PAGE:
First, is there a coherent way of saying the masculinity normatively requires X, without saying that women should not display X, where X is any positive trait? (Some would simply bite this bullet and say: yes, women should not be courageous, because that is not their place. I would argue with them, too, but that’s a different and darker argument.) (Even if the argument is generalized, so that it’s about populations and not individuals, it sounds sexist to me, at least when it’s normative: should women, in general, be less courageous than men, in general?)
Second, is there any advantage to categorizing people in gendered terms, instead of categorizing them with respect to various traits that people of both genders display? I think it’s an open question whether there would be an uneven distribution of traits in a culture in which gendered socialization were abolished. But if there still turned out to be an unven distribution, okay: wouldwe we have lost anything by caring about the capacities people in fact end up displaying, rather than the capacities we expect them to display on the basis of the gender roles we’ve assigned them? Wouldn’t we have gained something by ensuring that men or women with talents rare for their demographics still get to cultivate those talents?
Now, my questions concern the ontological status of gender, about what we should aspire to ultimately. They certainly don’t settle the question of what we should do right now, given practical constraints. To say that, theoretically speaking, there are no good answers to these questions (or none that I have seen) from those who would defend the gender binary is one thing; it isn’t to invalidate the pain of men raised to believe their value is a matter of their performance of a gender role right now, it is only to offer reasons to prefer one sort of ultimate solution to another.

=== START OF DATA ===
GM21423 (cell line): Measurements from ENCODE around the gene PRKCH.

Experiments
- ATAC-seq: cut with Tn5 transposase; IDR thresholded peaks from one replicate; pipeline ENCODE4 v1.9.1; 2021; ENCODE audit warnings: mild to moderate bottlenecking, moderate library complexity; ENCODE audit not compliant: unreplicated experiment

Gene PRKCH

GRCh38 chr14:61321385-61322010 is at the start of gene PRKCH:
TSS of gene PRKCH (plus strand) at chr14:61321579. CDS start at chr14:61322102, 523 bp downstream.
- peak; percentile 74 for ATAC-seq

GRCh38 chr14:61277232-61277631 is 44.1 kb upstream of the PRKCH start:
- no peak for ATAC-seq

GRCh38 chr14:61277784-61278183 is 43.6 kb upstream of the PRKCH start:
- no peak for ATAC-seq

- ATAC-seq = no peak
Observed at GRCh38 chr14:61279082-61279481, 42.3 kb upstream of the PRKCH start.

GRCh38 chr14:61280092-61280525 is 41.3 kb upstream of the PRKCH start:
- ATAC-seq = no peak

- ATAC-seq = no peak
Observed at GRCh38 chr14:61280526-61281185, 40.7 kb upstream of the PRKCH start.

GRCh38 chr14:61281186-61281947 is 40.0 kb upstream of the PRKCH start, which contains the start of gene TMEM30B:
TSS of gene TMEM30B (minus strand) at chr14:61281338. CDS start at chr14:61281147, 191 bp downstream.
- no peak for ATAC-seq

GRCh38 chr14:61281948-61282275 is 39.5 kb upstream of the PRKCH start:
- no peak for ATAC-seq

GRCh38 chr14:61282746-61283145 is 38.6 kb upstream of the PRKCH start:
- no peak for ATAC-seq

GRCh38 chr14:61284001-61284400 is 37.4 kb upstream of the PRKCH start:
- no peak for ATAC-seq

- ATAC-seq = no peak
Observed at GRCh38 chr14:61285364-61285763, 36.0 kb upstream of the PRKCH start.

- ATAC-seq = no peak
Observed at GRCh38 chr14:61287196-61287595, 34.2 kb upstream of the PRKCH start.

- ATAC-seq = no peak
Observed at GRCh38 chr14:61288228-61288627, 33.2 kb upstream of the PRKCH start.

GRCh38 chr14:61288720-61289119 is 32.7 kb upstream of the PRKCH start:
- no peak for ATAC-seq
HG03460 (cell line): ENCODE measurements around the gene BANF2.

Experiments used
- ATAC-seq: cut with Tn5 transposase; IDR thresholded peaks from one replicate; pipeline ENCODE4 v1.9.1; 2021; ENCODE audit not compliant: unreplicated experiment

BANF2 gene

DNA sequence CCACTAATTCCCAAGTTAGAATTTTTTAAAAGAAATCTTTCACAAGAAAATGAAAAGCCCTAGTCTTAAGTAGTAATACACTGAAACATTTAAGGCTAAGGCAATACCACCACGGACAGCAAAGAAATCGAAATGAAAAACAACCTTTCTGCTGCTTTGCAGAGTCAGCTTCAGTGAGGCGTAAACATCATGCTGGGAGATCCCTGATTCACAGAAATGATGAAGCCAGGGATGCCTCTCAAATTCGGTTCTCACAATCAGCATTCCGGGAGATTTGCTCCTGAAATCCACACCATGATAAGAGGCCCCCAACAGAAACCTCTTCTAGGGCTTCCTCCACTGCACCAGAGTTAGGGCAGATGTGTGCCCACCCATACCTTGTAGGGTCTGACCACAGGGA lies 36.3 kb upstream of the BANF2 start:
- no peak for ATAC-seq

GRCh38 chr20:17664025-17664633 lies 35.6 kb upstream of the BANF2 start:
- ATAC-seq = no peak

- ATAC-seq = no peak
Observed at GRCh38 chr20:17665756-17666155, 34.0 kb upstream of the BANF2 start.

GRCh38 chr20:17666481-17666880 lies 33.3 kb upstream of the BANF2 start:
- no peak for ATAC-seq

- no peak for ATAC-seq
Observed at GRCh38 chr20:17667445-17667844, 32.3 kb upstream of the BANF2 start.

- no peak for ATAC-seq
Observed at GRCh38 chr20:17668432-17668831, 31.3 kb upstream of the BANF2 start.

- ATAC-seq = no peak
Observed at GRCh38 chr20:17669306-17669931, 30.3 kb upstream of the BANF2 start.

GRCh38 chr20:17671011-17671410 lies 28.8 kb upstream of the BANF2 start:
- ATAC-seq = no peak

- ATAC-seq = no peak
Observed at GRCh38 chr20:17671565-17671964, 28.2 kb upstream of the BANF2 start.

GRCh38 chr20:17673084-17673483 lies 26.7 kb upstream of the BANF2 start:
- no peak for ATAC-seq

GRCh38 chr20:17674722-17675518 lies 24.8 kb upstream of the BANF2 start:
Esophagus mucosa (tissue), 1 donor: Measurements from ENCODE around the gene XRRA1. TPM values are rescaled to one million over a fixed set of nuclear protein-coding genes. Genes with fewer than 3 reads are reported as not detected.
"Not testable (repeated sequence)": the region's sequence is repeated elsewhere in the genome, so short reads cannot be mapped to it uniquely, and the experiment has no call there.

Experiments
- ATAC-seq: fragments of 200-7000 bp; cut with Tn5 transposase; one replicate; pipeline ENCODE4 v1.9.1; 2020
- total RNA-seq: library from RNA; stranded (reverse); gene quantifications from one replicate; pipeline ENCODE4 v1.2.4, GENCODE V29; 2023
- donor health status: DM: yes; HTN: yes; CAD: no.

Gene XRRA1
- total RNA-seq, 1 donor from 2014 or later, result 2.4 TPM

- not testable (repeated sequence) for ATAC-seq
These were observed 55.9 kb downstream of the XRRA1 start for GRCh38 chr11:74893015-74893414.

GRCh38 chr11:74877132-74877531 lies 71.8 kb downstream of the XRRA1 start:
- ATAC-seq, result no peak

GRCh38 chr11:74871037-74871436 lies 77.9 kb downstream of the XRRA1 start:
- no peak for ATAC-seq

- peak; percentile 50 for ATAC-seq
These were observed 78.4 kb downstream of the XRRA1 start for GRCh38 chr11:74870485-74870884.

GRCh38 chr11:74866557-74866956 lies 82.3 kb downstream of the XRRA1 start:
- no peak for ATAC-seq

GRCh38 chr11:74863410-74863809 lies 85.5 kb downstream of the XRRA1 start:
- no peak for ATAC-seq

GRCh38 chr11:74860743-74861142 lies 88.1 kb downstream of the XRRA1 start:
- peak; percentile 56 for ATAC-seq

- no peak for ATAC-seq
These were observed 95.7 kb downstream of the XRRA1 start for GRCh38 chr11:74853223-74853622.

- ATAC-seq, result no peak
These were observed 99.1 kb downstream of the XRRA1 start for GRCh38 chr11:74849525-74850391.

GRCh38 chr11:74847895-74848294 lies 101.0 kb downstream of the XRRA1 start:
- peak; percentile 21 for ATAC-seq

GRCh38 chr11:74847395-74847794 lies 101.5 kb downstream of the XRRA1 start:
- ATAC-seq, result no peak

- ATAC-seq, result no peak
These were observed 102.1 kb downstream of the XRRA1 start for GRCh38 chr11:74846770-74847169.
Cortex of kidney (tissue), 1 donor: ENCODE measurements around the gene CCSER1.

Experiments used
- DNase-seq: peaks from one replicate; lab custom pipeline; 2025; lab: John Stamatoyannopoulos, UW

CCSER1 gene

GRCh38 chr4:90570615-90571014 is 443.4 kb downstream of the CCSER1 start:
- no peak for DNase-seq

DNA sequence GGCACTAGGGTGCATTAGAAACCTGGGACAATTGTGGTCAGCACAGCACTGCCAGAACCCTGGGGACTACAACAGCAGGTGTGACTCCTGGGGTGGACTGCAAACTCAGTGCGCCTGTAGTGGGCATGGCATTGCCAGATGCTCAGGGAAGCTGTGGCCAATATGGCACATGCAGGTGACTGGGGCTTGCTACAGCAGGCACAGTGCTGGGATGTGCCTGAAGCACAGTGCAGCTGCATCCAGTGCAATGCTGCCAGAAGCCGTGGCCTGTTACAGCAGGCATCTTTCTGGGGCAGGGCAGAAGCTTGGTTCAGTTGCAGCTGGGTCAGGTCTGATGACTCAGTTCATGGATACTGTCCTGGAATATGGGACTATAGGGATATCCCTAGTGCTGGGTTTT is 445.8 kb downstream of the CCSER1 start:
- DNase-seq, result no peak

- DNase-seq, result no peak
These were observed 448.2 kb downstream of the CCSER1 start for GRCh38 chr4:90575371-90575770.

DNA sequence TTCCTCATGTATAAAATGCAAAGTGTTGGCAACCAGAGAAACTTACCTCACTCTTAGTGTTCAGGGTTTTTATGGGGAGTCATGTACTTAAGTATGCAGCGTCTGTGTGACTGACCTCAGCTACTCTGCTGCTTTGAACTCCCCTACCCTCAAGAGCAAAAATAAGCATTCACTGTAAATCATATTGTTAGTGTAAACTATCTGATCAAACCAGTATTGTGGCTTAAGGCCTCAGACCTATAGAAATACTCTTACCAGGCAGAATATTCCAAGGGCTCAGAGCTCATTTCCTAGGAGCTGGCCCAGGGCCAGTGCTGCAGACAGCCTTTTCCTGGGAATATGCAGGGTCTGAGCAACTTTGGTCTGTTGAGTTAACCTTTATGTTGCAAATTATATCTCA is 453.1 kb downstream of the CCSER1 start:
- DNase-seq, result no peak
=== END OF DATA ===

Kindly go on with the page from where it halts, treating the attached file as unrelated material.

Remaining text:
If there is better discussion of this somewhere, or if any of you all have a more compelling way of defending gender not as an intermediary measure but as a general way of organizing society, I’m truly keen to know. I’ve looked and looked and I haven’t found anything I think is very persuasive. There are people who find an approach demanding clarity sterile, and people who are highly moved by texts about masculinity I find sentimental and unconvincing. There are many literary treatments of masculinity I respect aesthetically—I love Mishima!—without feeling that they provide good arguments for accepting that masculinity is a category worth preserving in the long term. I don’t think I’m a clarity fetishist all the time—I’m a literary critic, after all, and I chose literature over philosophy for a reason—but about this issue, I think there is an enormous amount of atavistic obfuscation. I do find the technocratic tone of someone like Reeves aesthetically off-putting, but at least he’s actually saying things with content, and not just waving his arms at some romantic ideal of a man toiling in a field while his wife at home rocks the baby. I haven’t really found much writing about masculinity that rises above the level of the romantic blathering, and it is not because I haven’t looked; if you disagree, and think there is plenty of literature of this kind or plenty of better writing about this issue, point me to it. But be apprised that I may know it already; I may simply think it is bad.
(I need to stop wasting time writing Substacks….so I’m going to try to stop posting them so much in the future….if I continue posting at this rate, please yell at me to get back to my real work! Thanks!!!)